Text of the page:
What are Smart Objects?

A smart object is simply any physical object that includes a unique identifier that can track information about the object. There are a number of technologies that support smart objects: radio-frequency identification (RFID) tags, quick response (QR) codes, and smartcards are some of the most common. Objects that carry information with them have long been used for point-of-sale purchases, passport tracking, inventory management, identification, and similar applications. RFID tags and smartcards “know” about a certain kind of information, like how much money is available in a user’s account and how to transfer the correct amount to a retailer for a given purchase, or which book is being checked out at a library, who the patron is, and whether that patron has any currently overdue materials. QR codes can be read by many camera-enabled mobile devices and can call up a wealth of information about the object tagged with the code. Smart chips embedded in small household appliances “know” where they are located and can access local information: your coffeepot can tell you about the weather while you pour yourself a cup. The thing that makes smart objects interesting is the way they connect the physical world with the world of information. Smart objects can be used to digitally manage physical things, to track them throughout their lifespan, and to annotate them with descriptions, opinions, instructions, warranties, tutorials, photographs, connections to other objects, and any other kind of contextual information imaginable. Thus far, smart objects are awkward to tag and difficult to scan for the everyday user, but that is beginning to change as manufacturers create user-friendly systems for tagging, scanning, and programming smart objects.

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(1) How might this technology be relevant to the educational sector you know best?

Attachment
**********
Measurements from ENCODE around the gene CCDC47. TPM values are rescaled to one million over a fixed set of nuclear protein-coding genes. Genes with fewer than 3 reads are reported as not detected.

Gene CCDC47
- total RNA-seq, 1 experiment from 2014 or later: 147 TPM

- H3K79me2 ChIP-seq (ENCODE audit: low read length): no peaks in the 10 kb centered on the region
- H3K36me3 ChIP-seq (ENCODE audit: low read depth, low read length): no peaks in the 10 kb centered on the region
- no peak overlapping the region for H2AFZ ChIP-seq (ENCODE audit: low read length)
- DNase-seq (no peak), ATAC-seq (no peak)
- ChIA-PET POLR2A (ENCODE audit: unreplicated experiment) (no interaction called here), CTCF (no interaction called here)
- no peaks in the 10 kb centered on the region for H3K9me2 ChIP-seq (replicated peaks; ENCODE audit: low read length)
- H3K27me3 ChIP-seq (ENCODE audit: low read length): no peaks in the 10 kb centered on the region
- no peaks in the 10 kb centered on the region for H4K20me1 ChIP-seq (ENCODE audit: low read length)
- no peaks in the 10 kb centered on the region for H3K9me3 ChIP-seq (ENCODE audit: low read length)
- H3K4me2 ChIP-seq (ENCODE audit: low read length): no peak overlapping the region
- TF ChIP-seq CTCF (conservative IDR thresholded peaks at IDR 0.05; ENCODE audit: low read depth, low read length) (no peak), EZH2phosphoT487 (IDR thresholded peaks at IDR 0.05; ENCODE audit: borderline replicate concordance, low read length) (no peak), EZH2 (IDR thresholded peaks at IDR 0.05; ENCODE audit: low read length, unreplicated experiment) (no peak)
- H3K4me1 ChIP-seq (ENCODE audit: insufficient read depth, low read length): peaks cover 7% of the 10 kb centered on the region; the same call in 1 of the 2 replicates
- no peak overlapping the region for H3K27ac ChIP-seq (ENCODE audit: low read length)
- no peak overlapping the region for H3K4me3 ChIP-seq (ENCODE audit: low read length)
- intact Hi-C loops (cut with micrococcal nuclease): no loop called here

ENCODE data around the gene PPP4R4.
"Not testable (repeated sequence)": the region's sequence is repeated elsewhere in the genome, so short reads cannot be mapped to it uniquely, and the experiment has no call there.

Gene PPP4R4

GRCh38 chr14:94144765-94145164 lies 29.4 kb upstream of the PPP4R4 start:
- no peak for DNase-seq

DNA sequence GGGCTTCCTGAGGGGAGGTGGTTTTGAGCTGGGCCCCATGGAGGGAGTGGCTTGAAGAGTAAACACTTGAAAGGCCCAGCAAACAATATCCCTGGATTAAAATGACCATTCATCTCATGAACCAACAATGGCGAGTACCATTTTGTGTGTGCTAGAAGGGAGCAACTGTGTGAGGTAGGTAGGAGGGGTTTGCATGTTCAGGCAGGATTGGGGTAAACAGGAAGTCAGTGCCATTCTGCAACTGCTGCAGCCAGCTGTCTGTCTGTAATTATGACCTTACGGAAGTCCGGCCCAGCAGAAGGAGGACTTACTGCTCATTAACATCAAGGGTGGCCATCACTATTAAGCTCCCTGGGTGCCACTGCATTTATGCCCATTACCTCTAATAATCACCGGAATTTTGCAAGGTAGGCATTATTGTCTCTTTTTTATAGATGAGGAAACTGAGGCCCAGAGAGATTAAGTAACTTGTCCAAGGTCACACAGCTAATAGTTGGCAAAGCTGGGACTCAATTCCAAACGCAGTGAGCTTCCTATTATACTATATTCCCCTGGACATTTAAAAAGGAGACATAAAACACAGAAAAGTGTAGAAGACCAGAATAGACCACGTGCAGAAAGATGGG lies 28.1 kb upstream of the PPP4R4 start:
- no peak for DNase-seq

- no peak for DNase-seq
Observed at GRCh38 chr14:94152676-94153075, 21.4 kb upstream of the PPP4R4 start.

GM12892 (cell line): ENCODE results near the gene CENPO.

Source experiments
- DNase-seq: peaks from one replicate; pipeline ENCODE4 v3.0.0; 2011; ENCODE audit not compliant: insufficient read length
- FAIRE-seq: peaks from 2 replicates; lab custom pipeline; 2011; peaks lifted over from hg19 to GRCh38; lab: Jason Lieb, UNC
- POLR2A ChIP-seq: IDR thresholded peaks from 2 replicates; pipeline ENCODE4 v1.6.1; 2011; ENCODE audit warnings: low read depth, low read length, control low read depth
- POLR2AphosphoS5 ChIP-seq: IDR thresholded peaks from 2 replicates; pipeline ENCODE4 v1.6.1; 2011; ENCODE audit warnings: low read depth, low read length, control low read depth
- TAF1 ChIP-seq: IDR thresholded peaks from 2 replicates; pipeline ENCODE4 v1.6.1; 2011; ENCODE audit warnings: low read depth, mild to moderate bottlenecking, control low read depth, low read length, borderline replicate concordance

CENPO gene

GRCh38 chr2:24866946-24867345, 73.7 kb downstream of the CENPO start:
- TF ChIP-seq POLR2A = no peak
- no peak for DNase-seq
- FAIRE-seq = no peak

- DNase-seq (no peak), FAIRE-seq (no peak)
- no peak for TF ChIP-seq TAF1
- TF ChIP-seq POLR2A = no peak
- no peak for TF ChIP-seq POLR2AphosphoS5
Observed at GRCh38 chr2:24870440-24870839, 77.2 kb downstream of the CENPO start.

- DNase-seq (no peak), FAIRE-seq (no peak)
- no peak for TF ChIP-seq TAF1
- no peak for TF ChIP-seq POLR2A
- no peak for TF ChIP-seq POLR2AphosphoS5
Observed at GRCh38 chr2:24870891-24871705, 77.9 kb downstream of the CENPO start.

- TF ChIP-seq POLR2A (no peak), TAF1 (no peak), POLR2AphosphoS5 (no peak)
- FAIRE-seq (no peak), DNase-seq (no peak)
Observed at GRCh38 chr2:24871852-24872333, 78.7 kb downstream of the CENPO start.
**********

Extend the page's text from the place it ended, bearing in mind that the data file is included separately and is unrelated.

• Libraries: QR Codes can be used as a way to provide point of need instruction or information when desks aren't staffed. For example, a student trying to find a book in the stacks could use a QR code to access a video explaining call numbers. If the student as at the reference desk once it's no longer staffed, for example, at 4am, the student could access tutorials to help learn what they need to learn. - laurenpressley laurenpressley Oct 5, 2010
  • Libraries have explored using RFID tags to help with keeping materials in order and inventory. - laurenpressley laurenpressley Oct 5, 2010
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(2) What themes are missing from the above description that you think are important?

  • your response here
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(3) What do you see as the potential impact of this technology on teaching, learning, or creative expression?

  • your response here
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(4) Do you have or know of a project working in this area?

Wake Forest University is experimenting with them in the library: http://cloud.lib.wfu.edu/blog/gazette/2010/04/24/quick-response-codes-first-in-japan-now-in-zsr-library/ - laurenpressley laurenpressley Oct 5, 2010
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